Whereas the Economic Community of West African States, the African Union, the European Union, the United States, and the United Nations have all recognized Mr. Ouattara as the winner of the election;

Whereas, since the election, President Ouattara and parts of his government have been sequestered by Mr. Gbagbo’s forces at the Golf Hotel in the commercial capital Abidjan, while Mr. Gbagbo and his supporters have carried out a vicious campaign of violence and intimidation against large numbers of peaceful Ivoirian citizens and nationals of other African countries;

Whereas, to date, the United Nations has verified nearly 300 deaths resulting from post-election violence, including extrajudicial and summary executions of Ivoirians of mostly civilian supporters of President Ouattara, and there are credible reports of death squads, ethnic targeting, mass rapes, and other human rights violations;

Whereas Mr. Gbagbo has demanded the departure of United Nations peacekeeping forces, and his security forces and youth militia routinely perpetrate acts of violence and intimidation against United Nations patrols, have prevented a United Nations investigation of alleged mass grave sites, and prevented the delivery of food and basic necessities to the Golf Hotel;

Whereas Mr. Gbagbo is using the state radio and television services as partisan propaganda machines to incite anti-United Nations and western sentiments, and has routinely exercised censorship, control, and manipulation of the media;

Whereas, according to the United Nations, an estimated 33,000 Ivoirians have fled into neighboring Liberia to date to escape violence or persecution;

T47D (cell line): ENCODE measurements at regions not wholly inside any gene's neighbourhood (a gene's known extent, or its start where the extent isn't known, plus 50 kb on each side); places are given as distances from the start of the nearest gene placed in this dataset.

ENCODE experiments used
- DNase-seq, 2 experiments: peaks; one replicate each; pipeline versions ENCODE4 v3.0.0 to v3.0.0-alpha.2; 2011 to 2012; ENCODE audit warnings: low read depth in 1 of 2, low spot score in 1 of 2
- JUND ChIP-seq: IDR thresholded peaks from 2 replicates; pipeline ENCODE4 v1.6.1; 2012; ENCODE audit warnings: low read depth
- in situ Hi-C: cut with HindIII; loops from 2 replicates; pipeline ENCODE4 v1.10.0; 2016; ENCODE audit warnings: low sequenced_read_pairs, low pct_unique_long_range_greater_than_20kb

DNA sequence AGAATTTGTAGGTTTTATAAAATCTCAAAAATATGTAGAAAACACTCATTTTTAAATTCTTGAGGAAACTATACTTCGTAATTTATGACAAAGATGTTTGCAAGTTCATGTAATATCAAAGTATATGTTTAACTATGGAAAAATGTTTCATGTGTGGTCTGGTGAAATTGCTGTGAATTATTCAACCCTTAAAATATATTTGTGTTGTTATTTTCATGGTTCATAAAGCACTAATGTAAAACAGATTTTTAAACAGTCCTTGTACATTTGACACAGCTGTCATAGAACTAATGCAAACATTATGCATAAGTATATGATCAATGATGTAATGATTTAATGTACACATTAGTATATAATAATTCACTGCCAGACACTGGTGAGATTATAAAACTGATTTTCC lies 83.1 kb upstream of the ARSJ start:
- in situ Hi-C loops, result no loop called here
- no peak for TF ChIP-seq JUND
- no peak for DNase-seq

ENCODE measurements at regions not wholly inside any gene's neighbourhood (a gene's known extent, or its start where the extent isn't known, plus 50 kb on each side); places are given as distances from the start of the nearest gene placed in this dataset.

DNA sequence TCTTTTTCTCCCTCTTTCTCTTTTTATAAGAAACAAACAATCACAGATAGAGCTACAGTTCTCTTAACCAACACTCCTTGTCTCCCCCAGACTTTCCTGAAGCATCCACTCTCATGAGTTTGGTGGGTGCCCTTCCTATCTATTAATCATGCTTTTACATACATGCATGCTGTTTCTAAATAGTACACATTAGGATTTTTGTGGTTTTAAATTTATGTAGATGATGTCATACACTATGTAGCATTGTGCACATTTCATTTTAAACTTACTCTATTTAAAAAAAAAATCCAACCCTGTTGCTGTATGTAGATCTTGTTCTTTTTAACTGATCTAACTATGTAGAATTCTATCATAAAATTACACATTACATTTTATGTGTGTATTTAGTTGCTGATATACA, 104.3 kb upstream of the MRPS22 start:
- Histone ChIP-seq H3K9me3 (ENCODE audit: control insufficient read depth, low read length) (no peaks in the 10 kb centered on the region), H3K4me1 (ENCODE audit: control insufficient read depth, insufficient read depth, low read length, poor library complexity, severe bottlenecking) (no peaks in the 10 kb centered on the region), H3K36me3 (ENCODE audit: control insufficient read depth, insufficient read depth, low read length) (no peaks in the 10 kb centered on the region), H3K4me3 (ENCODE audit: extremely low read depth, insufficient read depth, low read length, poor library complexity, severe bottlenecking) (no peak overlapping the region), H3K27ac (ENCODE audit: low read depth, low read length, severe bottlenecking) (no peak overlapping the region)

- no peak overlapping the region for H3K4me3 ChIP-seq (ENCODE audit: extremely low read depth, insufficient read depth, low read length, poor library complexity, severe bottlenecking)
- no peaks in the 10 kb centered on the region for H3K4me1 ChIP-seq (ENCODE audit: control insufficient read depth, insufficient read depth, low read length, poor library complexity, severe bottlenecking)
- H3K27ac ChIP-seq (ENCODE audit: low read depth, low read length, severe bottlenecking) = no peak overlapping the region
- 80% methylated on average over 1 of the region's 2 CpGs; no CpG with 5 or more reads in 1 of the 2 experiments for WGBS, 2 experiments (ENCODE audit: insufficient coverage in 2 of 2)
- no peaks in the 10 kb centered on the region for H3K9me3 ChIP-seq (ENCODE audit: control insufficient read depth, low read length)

Whereas, to date, Mr. Gbagbo has rebuffed mediation efforts by the African Union and the Economic Community of West African States, and both regional bodies have suspended Côte d'Ivoire’s membership, pending President Ouattara’s effective assumption of power;

Whereas the United States, European Union, Switzerland, and other governments have imposed travel and financial sanctions on Mr. Gbagbo and many key members of his regime, and the West African Monetary Union has taken steps to ensure President Ouattara gains full control of state resources;

Whereas the World Bank and IMF have suspended their activities in Côte d’Ivoire, including a $575,000,000 post-conflict economic reconstruction program;

Whereas the political instability in Côte d’Ivoire has serious political, economic, and security implications for its citizens, and for the entire region;

Whereas with 17 upcoming elections in Africa in 2011, Mr. Gbagbo is sending a concerning message to those who may seek to undermine the democratic will of Africa’s citizens, participatory governance, and the peaceful transfer of state power on the continent; and